weather icon Clear

Roundup will remove 2,000 wild horses near Tonopah

More than 2,000 wild horses are expected to be rounded up outside of Tonopah beginning this week as Bureau of Land Management officials cull herds in an effort to preserve public ranges.

Severe drought has contributed to problems with food and water supplies for the horses, and BLM officials say the land can’t support them.

BLM officials on Monday began herding wild horses at the Pancake Complex, about 80 miles northeast of Tonopah. They’re working to collect information on their characteristics and determine herd health.

About 3,244 wild horses roam the complex, according to BLM officials, who say the land can only support between 361 to 638 of the animals.

The BLM is expected to transport a number of excess horses in the coming days and weeks to facilities across Nevada and Utah, where they’ll receive treatment from a veterinarian and be readied for the agency’s wild horse and burro adoption program.

Those not placed into a new home will be cared for in off-range, grassy pastures, BLM officials said.

“As always, we are committed to conducting safe and humane gather operations as we work to protect animal health by bringing herd size down to [appropriate management level] in order to help restore a thriving natural ecological balance on the range and protect it from further deterioration associated with horse overpopulations,” said Robbie McAboy, manager of BLM’s Ely District.

Eleven wild horses died during the last roundup near Tonopah that ended Jan. 3, according to reports from 8NEWS.

All but one of those horses suffered from “chronic” conditions, the news station reported, while another died suddenly from “acute” causes.

The Bureau of Land Management told the Las Vegas-based new agency that it had gathered 638 wild horses during that roundup and sent 432 wild horses and 100 burros to facilities to prepare them for adoption.

The roundup began in mid-December on the Nevada Test and Training Range, on land controlled by Nellis Air Force Base about 30 miles east of Tonopah.

Don't miss the big stories. Like us on Facebook.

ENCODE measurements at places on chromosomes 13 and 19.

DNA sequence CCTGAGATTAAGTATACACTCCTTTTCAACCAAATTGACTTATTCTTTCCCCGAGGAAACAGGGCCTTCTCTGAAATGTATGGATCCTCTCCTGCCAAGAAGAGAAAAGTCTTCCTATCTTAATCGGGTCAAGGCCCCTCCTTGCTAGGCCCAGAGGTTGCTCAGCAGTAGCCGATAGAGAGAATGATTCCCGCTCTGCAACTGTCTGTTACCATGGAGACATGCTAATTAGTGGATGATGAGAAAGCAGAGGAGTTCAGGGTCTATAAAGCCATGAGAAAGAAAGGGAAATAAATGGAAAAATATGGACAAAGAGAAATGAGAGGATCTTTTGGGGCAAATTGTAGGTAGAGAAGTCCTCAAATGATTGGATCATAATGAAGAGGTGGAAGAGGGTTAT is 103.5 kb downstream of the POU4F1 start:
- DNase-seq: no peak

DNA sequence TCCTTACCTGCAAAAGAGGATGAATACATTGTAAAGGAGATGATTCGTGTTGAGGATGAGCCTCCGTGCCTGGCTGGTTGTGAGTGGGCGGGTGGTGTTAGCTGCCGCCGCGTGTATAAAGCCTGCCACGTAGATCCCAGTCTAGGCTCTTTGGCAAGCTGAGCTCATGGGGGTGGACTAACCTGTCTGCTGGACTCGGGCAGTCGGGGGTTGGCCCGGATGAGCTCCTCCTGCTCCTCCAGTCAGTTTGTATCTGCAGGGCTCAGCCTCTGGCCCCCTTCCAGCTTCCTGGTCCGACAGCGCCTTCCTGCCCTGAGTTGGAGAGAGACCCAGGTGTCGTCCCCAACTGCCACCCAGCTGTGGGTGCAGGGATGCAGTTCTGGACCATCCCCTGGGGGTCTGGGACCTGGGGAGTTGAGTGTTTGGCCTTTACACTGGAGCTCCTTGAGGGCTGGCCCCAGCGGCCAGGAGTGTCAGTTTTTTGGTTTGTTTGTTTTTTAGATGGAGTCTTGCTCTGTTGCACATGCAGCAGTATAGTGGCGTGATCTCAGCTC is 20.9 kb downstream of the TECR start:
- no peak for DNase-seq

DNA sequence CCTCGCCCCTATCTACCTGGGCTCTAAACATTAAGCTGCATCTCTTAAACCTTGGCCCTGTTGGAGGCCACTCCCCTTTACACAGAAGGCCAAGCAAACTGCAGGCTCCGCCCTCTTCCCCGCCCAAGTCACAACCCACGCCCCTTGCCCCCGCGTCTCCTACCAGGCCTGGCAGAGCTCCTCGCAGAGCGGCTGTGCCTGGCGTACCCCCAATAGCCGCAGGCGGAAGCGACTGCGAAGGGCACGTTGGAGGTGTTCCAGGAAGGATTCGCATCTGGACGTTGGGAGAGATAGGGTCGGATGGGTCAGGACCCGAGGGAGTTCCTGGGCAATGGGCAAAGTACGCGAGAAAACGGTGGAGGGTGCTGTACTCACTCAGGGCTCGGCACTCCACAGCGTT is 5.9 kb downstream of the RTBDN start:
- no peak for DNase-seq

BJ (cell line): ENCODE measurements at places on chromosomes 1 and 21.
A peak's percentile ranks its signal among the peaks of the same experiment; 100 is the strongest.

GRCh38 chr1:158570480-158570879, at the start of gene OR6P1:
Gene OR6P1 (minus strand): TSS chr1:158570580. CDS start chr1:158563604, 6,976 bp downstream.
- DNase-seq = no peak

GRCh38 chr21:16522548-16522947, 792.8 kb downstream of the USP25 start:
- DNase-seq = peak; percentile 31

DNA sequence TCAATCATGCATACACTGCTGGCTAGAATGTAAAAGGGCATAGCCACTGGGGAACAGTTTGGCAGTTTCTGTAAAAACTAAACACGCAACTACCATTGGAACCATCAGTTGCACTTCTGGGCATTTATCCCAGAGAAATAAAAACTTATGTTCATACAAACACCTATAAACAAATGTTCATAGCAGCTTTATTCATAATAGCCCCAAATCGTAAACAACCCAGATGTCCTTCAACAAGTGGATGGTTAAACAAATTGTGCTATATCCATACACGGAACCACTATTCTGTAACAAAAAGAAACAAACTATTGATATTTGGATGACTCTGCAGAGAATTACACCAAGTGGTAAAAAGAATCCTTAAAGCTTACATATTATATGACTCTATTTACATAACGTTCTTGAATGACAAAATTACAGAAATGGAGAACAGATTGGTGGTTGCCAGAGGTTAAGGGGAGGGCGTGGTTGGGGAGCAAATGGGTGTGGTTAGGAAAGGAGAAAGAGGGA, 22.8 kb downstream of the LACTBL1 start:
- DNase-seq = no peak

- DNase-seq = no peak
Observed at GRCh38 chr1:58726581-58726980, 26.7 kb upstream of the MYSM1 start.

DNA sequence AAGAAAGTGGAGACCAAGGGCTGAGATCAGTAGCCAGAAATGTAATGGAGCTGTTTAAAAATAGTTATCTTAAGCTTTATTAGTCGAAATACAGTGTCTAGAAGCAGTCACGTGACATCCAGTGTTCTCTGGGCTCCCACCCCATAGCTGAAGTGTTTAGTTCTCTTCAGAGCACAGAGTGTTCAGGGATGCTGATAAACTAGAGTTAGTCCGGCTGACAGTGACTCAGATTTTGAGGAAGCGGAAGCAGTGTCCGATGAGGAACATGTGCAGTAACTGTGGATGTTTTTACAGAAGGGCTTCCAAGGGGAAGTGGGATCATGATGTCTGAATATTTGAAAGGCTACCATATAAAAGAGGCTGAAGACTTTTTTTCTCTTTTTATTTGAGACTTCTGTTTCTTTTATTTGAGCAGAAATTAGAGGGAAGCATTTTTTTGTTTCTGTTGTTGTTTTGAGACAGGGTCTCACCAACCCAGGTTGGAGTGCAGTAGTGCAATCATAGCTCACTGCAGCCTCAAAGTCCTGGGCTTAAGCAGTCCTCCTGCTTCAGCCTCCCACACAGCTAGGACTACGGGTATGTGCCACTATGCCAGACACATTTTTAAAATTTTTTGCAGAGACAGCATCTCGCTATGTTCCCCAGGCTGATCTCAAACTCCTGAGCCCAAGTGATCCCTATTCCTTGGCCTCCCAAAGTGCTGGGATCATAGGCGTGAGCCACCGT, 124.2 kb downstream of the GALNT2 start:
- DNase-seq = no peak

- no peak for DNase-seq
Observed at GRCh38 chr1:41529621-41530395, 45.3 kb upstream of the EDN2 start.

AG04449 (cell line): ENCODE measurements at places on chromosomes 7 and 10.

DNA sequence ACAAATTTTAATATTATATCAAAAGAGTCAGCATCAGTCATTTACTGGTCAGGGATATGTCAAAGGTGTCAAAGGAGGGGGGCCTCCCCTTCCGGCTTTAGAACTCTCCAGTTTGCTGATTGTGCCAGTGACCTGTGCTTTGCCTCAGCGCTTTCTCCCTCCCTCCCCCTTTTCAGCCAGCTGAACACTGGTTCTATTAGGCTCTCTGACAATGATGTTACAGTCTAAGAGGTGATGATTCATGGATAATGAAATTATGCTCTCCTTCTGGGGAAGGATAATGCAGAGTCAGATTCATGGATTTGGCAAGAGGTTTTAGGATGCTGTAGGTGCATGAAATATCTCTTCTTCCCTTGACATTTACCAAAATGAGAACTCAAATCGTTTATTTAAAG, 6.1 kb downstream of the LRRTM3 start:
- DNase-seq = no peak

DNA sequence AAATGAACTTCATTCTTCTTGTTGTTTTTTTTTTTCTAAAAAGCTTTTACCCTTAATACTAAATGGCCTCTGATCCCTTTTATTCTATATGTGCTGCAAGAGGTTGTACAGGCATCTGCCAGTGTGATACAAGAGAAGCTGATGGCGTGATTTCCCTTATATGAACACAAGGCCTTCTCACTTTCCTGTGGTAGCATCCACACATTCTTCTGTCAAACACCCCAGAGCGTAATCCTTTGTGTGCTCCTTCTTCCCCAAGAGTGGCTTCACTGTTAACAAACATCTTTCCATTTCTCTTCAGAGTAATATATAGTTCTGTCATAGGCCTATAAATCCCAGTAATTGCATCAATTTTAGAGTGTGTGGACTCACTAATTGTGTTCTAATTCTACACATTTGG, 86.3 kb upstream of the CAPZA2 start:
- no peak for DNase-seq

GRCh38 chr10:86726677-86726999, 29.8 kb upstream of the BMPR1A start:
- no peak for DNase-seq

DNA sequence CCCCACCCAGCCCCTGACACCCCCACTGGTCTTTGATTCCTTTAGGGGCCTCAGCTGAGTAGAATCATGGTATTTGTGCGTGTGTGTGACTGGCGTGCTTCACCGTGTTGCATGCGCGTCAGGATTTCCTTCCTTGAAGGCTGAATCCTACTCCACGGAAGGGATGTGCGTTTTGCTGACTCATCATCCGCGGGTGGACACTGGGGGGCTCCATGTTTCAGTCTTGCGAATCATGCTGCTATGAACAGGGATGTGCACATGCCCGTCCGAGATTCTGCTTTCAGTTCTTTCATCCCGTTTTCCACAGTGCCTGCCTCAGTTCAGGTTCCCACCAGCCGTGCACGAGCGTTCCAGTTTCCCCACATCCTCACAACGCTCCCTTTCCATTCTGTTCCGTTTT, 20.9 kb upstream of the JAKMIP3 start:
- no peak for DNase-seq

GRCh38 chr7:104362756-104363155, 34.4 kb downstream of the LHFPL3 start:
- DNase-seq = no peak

Tonopah will build new $15.2M elementary near town high school

Tonopah will create a centralized learning campus for pre-k through 12-grade students by constructing a new elementary on 5.5 acres near the town’s high school.

Getting to Know: Antonio Bleasdell

Bleasdell was in fourth grade the first time he touched a basketball — his first experience was dribbling and shooting with a soccer ball at the park near his house.

Drilling to begin on Tonopah North project

The project aims to test two silver-gold concepts associated with parts of Tonopah Caldera and the lithium potential within parts of Siebert Formation.

Getting to Know: Hannah Dowers

From a small town in central Oregon to a farm in central Nevada, this three-sport Tonopah athlete is making the best of everything she can.

Goldfield Days returns on Friday

Goldfield Days and the land auction returns to Esmeralda County this year after being canceled due to the pandemic the previous year. The town will celebrate its 20th annual event this year.

Country duo rolls through Tonopah on 2021 tour

The Pasadena Poets recently put on a show at Tonopah’s Clown Motel as part of their 2021 “American Motel Tour.”

Tonopah surpasses its all-time high temperature

Excessive heat warnings were in effect again last week for Nye and Esmeralda counties, along with much of the Southwest.

Semi overturns in Amargosa

Nye County Sheriff’s Office deputies are on-scene of an overturned tractor-trailer in Amargosa Valley.

Intelligence report inconclusive on UFOs

A widely anticipated report by U.S. intelligence agencies on unidentified aerial phenomena released to the public on Friday said no definitive conclusions could be reached.

$2.7 billion in federal aid funnels into state coffers

The state’s $2.7 billion share of American Rescue Plan funds to respond to the effects of the COVID-19 pandemic is officially in the bank following action Tuesday by a legislative committee.